P&M 1921 498 cc side valve single frame # 9804 engine # 021402
Phelon & Moore (P&M) was founded in Cleckheaton, South Yorkshire in 1904.
Joah C. Phelon, partner with Harry Rayner in a small engineering business in the town, had built his first prototype motorcycle in 1900, the rights to which were bought by the Humber company. Following Rayner’s untimely death in 1903 Phelon entered into a fresh partnership with Richard Moore.
Phelon’s first designs had featured engines with inclined cylinders forming part of the frame, and this trademark arrangement was continued by the newly formed P&M.
One of the firm’s first developments was a two-speed gear consisting of a pair of chains and a selective clutch, which would remain a P&M feature into the early 1920s.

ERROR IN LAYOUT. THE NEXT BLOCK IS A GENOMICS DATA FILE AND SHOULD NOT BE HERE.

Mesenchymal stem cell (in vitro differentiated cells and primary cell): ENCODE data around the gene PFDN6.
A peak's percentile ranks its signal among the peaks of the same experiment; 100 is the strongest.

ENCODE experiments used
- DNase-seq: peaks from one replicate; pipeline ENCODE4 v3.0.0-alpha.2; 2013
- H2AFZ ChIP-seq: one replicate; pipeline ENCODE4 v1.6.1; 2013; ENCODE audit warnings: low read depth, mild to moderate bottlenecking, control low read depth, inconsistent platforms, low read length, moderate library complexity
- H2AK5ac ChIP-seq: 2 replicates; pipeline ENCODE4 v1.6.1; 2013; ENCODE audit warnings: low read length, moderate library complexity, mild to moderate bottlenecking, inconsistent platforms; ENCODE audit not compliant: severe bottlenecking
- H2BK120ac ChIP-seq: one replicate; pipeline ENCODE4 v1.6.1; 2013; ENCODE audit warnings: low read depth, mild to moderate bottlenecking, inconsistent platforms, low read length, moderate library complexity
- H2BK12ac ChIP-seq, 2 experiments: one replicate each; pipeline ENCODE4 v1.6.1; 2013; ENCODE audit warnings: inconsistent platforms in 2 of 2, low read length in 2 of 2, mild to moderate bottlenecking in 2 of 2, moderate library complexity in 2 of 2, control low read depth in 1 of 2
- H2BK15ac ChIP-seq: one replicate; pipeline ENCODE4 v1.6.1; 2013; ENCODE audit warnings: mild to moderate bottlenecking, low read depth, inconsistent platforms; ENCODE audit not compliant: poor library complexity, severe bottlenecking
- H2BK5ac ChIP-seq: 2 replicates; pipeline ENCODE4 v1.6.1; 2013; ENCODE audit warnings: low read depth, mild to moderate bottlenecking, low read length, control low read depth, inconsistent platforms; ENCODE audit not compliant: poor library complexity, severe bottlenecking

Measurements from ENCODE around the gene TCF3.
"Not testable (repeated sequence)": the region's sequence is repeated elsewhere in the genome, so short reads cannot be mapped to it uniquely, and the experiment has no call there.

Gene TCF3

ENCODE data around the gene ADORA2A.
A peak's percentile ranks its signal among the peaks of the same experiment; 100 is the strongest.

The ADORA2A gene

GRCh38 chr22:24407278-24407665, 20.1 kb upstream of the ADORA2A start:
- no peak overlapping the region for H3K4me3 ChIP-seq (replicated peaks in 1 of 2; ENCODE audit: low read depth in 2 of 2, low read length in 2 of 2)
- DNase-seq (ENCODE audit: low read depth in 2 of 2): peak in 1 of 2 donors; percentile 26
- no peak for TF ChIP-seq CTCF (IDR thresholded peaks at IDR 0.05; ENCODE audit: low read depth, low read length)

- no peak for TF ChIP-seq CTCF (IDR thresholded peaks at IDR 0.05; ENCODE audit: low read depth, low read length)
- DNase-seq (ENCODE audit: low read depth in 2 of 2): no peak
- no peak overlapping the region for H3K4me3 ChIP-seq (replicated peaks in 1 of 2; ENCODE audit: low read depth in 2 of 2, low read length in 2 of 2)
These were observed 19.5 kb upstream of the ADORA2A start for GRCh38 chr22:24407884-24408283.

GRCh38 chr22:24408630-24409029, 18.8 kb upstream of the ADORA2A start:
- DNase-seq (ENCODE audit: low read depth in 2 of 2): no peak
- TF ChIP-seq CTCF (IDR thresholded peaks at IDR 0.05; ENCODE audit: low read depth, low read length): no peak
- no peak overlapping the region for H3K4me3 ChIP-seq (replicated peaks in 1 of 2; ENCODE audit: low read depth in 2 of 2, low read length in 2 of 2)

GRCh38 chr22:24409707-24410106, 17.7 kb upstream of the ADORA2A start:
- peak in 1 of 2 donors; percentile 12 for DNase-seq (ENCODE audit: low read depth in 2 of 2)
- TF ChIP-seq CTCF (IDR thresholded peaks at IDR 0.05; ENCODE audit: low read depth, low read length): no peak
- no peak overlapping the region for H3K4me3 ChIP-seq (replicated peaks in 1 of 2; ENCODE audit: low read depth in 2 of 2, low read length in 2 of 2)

Another practical feature is the mechanical lubrication system consisting of a pump that is positively driven by a worm on the exhaust cam wheel.
The pump forces oil alternately to the cylinder and to the big end.
Some practical improvements for the 1921 model were the new “dummy rim” front brake that replaced the bicycle-type stirrup and the cushioning device that is incorporated in the engine sprocket.
The Motor Cycle commented when describing the P&M Olympia Show model: “An interesting small point is that the tank is now finished in a benzole resisting enamel and it is notable that only a green finish can be obtained in this special material.”
The engine has bore x stroke of 83×89 mm and the complete motorcycle weighs about 260 lbs. This interesting vintage machine is fitted with Miller acetylene lighting system and is in “touched up” authentic condition.